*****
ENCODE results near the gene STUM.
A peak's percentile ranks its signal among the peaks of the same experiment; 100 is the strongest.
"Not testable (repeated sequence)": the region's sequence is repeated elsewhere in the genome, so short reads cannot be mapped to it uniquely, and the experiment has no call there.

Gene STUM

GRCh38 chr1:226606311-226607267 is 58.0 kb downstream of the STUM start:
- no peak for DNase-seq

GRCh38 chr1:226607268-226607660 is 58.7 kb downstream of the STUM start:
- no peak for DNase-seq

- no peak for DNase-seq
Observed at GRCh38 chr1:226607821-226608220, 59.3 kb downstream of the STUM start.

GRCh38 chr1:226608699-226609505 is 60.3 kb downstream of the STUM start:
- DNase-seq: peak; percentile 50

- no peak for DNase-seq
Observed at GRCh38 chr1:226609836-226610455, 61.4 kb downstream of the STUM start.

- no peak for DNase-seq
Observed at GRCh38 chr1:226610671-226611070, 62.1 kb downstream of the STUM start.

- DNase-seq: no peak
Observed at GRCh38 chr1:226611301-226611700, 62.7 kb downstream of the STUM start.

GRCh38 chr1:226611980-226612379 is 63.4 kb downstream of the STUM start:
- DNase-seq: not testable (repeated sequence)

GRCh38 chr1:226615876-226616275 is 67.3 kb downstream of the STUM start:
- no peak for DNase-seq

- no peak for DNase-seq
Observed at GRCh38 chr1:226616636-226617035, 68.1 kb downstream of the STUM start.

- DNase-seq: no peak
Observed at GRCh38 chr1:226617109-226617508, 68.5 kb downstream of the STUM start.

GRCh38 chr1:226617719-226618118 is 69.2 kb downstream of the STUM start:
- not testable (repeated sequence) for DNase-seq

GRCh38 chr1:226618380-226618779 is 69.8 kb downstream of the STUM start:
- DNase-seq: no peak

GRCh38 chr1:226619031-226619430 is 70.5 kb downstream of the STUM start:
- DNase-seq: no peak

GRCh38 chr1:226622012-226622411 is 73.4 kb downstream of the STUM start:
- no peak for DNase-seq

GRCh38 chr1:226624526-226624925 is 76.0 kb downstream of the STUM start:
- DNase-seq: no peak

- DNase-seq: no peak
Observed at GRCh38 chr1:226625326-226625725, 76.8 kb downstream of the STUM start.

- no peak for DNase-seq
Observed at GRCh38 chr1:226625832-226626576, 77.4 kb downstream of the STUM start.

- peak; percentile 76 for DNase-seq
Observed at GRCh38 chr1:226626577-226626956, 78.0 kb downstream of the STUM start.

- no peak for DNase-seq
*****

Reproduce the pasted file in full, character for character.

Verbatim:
ENCODE results near the gene STUM.
A peak's percentile ranks its signal among the peaks of the same experiment; 100 is the strongest.
"Not testable (repeated sequence)": the region's sequence is repeated elsewhere in the genome, so short reads cannot be mapped to it uniquely, and the experiment has no call there.

Gene STUM

GRCh38 chr1:226606311-226607267 is 58.0 kb downstream of the STUM start:
- no peak for DNase-seq

GRCh38 chr1:226607268-226607660 is 58.7 kb downstream of the STUM start:
- no peak for DNase-seq

- no peak for DNase-seq
Observed at GRCh38 chr1:226607821-226608220, 59.3 kb downstream of the STUM start.

GRCh38 chr1:226608699-226609505 is 60.3 kb downstream of the STUM start:
- DNase-seq: peak; percentile 50

- no peak for DNase-seq
Observed at GRCh38 chr1:226609836-226610455, 61.4 kb downstream of the STUM start.

- no peak for DNase-seq
Observed at GRCh38 chr1:226610671-226611070, 62.1 kb downstream of the STUM start.

- DNase-seq: no peak
Observed at GRCh38 chr1:226611301-226611700, 62.7 kb downstream of the STUM start.

GRCh38 chr1:226611980-226612379 is 63.4 kb downstream of the STUM start:
- DNase-seq: not testable (repeated sequence)

GRCh38 chr1:226615876-226616275 is 67.3 kb downstream of the STUM start:
- no peak for DNase-seq

- no peak for DNase-seq
Observed at GRCh38 chr1:226616636-226617035, 68.1 kb downstream of the STUM start.

- DNase-seq: no peak
Observed at GRCh38 chr1:226617109-226617508, 68.5 kb downstream of the STUM start.

GRCh38 chr1:226617719-226618118 is 69.2 kb downstream of the STUM start:
- not testable (repeated sequence) for DNase-seq

GRCh38 chr1:226618380-226618779 is 69.8 kb downstream of the STUM start:
- DNase-seq: no peak

GRCh38 chr1:226619031-226619430 is 70.5 kb downstream of the STUM start:
- DNase-seq: no peak

GRCh38 chr1:226622012-226622411 is 73.4 kb downstream of the STUM start:
- no peak for DNase-seq

GRCh38 chr1:226624526-226624925 is 76.0 kb downstream of the STUM start:
- DNase-seq: no peak

- DNase-seq: no peak
Observed at GRCh38 chr1:226625326-226625725, 76.8 kb downstream of the STUM start.

- no peak for DNase-seq
Observed at GRCh38 chr1:226625832-226626576, 77.4 kb downstream of the STUM start.

- peak; percentile 76 for DNase-seq
Observed at GRCh38 chr1:226626577-226626956, 78.0 kb downstream of the STUM start.

- no peak for DNase-seq